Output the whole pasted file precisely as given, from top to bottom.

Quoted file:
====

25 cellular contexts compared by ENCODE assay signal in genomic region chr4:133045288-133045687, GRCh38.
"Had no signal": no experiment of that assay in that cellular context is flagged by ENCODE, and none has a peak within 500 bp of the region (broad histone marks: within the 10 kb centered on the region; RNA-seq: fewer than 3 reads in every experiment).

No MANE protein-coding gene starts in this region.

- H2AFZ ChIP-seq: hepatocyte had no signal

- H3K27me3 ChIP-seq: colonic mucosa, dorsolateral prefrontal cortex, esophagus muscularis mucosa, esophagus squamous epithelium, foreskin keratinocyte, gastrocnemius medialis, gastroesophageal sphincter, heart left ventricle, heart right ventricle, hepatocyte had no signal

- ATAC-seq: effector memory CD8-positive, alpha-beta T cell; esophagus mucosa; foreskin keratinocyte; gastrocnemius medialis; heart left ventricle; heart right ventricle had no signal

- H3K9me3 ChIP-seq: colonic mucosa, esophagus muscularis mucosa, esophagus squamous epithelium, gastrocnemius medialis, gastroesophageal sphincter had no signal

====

25 cellular contexts compared by ENCODE assay signal in genomic region chr4:133045288-133045687, GRCh38.
"Had no signal": no experiment of that assay in that cellular context is flagged by ENCODE, and none has a peak within 500 bp of the region (broad histone marks: within the 10 kb centered on the region; RNA-seq: fewer than 3 reads in every experiment).

No MANE protein-coding gene starts in this region.

- H2AFZ ChIP-seq: hepatocyte had no signal

- H3K27me3 ChIP-seq: colonic mucosa, dorsolateral prefrontal cortex, esophagus muscularis mucosa, esophagus squamous epithelium, foreskin keratinocyte, gastrocnemius medialis, gastroesophageal sphincter, heart left ventricle, heart right ventricle, hepatocyte had no signal

- ATAC-seq: effector memory CD8-positive, alpha-beta T cell; esophagus mucosa; foreskin keratinocyte; gastrocnemius medialis; heart left ventricle; heart right ventricle had no signal

- H3K9me3 ChIP-seq: colonic mucosa, esophagus muscularis mucosa, esophagus squamous epithelium, gastrocnemius medialis, gastroesophageal sphincter had no signal